02/07/2012 08:54 BST | Updated 02/07/2012 09:02 BST

Damien Hirst's Pregnant Woman Sculpture To Be Homed In Devon - And It's Bigger Than The Angel Of The North

A 66ft (20m) statue of a pregnant woman by the artist Damien Hirst could become a new landmark in a historic seaside town.

A planning application published by North Devon council suggests the proposed sculpture, named Verity, could have "significant impact" on tourism in Ilfracombe.

Artist's impressions show the bronze statue standing at the tip of a Victorian pier in Ilfracombe's pretty harbour and holding aloft a sword in her left hand with scales in her right hand.


An artist's impression of what Hirst's sculpture might look like in its new home

The sculpture will be placed on a bronze plinth of legal books and is envisioned as "a monumental modern allegory of Truth and Justice", the application said.

At 20.25 metres (66ft 4ins) from the base of the plinth to the top of the sword, Verity would be slightly taller than Gateshead's Angel of the North, which stands at 20 metres (65ft 6ins).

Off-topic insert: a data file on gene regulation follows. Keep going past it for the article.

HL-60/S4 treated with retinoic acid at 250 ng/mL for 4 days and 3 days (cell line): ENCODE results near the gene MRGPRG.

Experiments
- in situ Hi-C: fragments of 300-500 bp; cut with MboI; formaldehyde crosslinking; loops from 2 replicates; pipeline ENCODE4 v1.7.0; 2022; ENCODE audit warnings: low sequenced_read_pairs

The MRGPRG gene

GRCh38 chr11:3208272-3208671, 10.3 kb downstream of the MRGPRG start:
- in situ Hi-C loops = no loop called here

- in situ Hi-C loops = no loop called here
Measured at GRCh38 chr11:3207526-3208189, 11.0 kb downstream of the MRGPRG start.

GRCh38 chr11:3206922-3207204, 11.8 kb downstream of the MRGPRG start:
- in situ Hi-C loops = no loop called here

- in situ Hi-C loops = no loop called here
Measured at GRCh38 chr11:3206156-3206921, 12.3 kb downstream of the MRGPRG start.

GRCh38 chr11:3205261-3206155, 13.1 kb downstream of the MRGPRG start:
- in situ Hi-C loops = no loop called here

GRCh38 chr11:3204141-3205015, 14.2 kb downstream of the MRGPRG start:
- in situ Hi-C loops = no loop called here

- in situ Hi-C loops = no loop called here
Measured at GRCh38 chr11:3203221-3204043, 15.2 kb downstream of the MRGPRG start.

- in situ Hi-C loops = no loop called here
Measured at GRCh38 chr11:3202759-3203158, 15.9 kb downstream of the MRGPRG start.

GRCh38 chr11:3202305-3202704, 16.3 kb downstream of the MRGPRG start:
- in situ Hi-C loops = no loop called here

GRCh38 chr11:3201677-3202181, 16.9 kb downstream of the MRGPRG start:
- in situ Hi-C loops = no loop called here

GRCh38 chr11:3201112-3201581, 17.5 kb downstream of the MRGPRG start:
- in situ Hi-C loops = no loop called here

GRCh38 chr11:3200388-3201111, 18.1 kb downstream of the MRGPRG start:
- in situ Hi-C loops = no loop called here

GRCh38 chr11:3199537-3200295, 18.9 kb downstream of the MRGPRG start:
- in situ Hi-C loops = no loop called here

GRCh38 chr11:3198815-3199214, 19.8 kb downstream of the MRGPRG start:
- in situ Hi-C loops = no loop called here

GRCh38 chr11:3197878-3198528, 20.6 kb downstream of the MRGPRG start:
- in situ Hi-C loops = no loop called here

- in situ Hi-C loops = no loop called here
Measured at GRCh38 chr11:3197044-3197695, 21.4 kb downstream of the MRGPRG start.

North Devon councillors have been told they can have the Verity statue on loan for 20 years if they grant the necessary planning permission.

As well as designing the work, Mr Hirst also owns a restaurant in Ilfracombe.

The council documents state the applicant is an organisation called "for giving cic" - community interest company - which has made the application through planning agent Steve Clements.

Mr Clements said he was not sure how personally involved Mr Hirst was in the scheme but confirmed that the Verity statue would be the artist's own creation.

He added: "We've spent hours, days and weeks preparing this application.

"It is phenomenally exciting and unlike anything we have seen here before.

"I'm very hopeful it will get a lot of public support."

The plans state the statue will create a 'focal point' at the pier and "highlight Ilfracombe's heritage - growing outwards from this harbour".

It goes on: "The impact of a statue visible from many positions in Ilfracombe should give significant impact to the tourist industry upon which most of the town relies."

Brian Greenslade, chair of Ilfracombe Regeneration Board, told the BBC it could have "huge potential for the regeneration of the town".

"Its positioning should ideally be in a showcase location with visibility from within and around the town, and the location should seek to ensure maximum regeneration value for the town," he added.

Mr Hirst was unavailable for comment.